Strolling through face-book this week I saw all kinds of quotes made by Kobe Bryant being posted by fans and the media. When I saw the above quote, I had to stop and re-read it again. The quote touched me on a level I had not expected. It is such a simple quote yet so powerful. While I know Kobe applied it to his sport of basketball, the quote fit the sport of rodeo like my favorite boots: perfect!
The quote also made think of my young friend Payton Barnes. I do not know the exact day or year when I first met Payton, but I do recall she was a tiny little thing, probably around the age of seven, and rode a cute little horse by the name of Charlie. I remember watching her and thinking to myself, “That kid can ride and handles a rope like a pro.”
As I stated in one of my previous articles, the sport of rodeo is different from other sports. In other sports, such as basketball, there are several team members,
making it easy to substitute players as needed. If one player is having a bad day, another member can be substituted in. In rodeo you cannot substitute. It is only that contestant and his/her team player is the horse they are competing on in events such as barrel racing and the roping events. In the rough stock portion of rodeo, the rodeo contestant is competing against the animal they are riding. To make it even more difficult, in the sport of rodeo a ride/run from start to finish generally last less than 30 seconds. That is not much time, and those contestants rarely get a second chance if it doesn’t go well.
Rodeo is not for the weak of heart nor for the lazy. Rodeo takes hours and hours of practice. It requires skill, sacrifices, mental focus as well as the determination to keep going, even when it would be easier to quit. I have seen all these qualities in my young cowgirl friend Payton.
Today, Payton is now 13 years-old, an eighth grader at Calumet, Okla., and one of the best young ropers I have ever had the privilege to watch. It has been fun to keep up Payton, to see her mature in age and in her roping skills. When Payton backs into the roping box her entire demeanor changes. Payton literally goes from a carefree young girl who just minutes before had been laughing and chatting with friends. When Payton backs her horse into the roping box, it is easy to see she and her horse are prepared and they mean business.
Payton and her parents, Billy and Wendy Barnes, have poured their time, energy, finances and heart into the sport of rodeo. As a rodeo parent myself, I know the sacrifices that are made not only by the young contestants, but also by the parents of those contestants. The old term “anything worth doing ain’t easy” is an understatement.
Through all her hard work and her parents’ support, Payton has had a very successful career for such a young cowgirl, despite the heartache of losing her best horse and partner, Seven, to a traumatic case of colic. Seven was the step-up horse from her pony Charlie, whom Payton first started roping on. Losing Seven was devastating. However, being the tough Cowgirl that she is, Payton climbed onto her current horse, a mare named Bunny, and kept moving forward.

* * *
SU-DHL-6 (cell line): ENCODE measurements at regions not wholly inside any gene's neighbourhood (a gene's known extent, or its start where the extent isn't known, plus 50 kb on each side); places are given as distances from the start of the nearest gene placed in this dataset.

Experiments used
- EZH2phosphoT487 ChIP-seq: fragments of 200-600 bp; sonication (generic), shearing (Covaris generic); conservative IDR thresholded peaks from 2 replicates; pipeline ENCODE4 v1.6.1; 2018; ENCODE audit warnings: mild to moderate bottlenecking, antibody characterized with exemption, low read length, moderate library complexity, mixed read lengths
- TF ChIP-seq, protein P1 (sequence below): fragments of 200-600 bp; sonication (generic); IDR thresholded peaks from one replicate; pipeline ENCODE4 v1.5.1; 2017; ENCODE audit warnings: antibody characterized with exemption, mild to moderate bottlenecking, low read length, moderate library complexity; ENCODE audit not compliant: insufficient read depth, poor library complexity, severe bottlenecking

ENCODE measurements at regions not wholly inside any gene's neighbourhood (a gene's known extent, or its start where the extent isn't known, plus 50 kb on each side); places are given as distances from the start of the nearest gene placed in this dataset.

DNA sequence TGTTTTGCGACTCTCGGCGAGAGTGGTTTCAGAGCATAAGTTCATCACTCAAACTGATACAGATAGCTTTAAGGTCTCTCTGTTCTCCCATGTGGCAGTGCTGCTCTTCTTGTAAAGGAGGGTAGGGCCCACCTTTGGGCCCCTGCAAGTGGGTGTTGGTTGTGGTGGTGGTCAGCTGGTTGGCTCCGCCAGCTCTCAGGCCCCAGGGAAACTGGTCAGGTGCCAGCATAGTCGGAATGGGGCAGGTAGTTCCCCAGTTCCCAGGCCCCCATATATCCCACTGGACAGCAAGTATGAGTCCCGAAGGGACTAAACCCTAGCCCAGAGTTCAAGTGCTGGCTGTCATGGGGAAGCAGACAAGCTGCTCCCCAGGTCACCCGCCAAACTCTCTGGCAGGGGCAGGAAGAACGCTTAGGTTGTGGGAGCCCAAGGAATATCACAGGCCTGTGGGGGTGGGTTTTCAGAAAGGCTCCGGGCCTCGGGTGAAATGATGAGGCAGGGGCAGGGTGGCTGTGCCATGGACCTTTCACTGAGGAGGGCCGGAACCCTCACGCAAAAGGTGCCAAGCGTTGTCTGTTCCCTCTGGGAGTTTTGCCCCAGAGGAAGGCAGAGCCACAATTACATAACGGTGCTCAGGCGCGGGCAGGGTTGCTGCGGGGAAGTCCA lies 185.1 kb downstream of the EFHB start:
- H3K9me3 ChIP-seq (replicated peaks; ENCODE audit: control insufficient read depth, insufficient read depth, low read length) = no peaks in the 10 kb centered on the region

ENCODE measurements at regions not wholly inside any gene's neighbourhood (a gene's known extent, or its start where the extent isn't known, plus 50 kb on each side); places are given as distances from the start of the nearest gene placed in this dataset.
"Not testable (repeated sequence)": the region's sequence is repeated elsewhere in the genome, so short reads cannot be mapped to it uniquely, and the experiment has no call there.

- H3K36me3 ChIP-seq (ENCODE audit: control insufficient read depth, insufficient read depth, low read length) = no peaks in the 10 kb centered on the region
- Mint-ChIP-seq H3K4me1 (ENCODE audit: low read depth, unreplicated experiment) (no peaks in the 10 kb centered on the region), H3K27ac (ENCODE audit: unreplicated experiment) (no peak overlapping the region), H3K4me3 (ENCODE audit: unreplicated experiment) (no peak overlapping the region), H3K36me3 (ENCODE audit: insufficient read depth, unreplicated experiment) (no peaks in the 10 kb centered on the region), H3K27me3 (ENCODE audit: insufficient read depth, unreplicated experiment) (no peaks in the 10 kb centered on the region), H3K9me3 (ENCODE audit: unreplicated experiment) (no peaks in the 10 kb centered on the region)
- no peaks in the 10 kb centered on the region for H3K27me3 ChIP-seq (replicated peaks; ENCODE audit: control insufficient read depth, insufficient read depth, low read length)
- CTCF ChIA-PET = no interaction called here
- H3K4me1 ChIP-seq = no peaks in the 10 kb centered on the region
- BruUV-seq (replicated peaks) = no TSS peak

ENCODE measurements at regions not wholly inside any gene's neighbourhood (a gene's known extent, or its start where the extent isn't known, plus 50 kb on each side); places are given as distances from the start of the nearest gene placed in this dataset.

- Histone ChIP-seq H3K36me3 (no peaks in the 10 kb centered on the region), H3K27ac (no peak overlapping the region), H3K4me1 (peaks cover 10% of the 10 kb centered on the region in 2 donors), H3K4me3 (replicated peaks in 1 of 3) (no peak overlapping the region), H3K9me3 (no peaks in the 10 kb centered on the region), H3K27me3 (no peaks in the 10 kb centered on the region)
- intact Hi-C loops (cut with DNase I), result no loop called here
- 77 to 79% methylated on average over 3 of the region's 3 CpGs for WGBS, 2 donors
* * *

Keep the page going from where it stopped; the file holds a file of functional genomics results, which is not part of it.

Payton competes in the Heart of Oklahoma Youth Rodeo Association, (HOYRA) in break-away-roping, ribbon roping, tie down roping, steer stopping and team roping. In team roping she can rope either the head or the heels.
Payton is also a member of the Oklahoma Junior High School Rodeo Association (OKJHSRA) where she competes in the girls’ break-away roping, ribbon roping along with her ribbon runner Brody Thiessen, and in team roping with her partners Cutter Cain and Trigger Hargrove.
In addition to rodeo, Payton enjoys playing basketball, doing day-work with her dad, helping her granddad with his western pleasure horses as well as working with her colt.
A few of the big successes Payton has made in the HOYRA are 2018 10-13 Girls’ All Around, Champion Break-away roper, Champion Header in the team roping, Champion Steer Stopping, and second in the Tie-Down roping.
In 2017-2018 season of the OKJHSRA Payton ended the season as fifth in the girls’ break-away and sixth place, along with her partner, in the team roping.
With the 2019-2020 OKJHSRA about to kick off, it’s spring season, Payton has her sights set on qualifying for the National Junior High School Rodeo Finals. In order to qualify she must be in the top four of the state of Oklahoma. Payton’s long-term goals are to continue to rodeo all the way through the college level and to eventually become a veterinarian.
I have no doubt in my mind, as I have witnessed it firsthand, that Payton not only has the skills to accomplish her goals, she also has the determination, work ethic and perseverance needed. Remember the name “Payton Barnes” because I have no doubt this girl is going to be big things!
Until Next Time….
Read more great stories in the March 2019 issue of Oklahoma Farm & Ranch.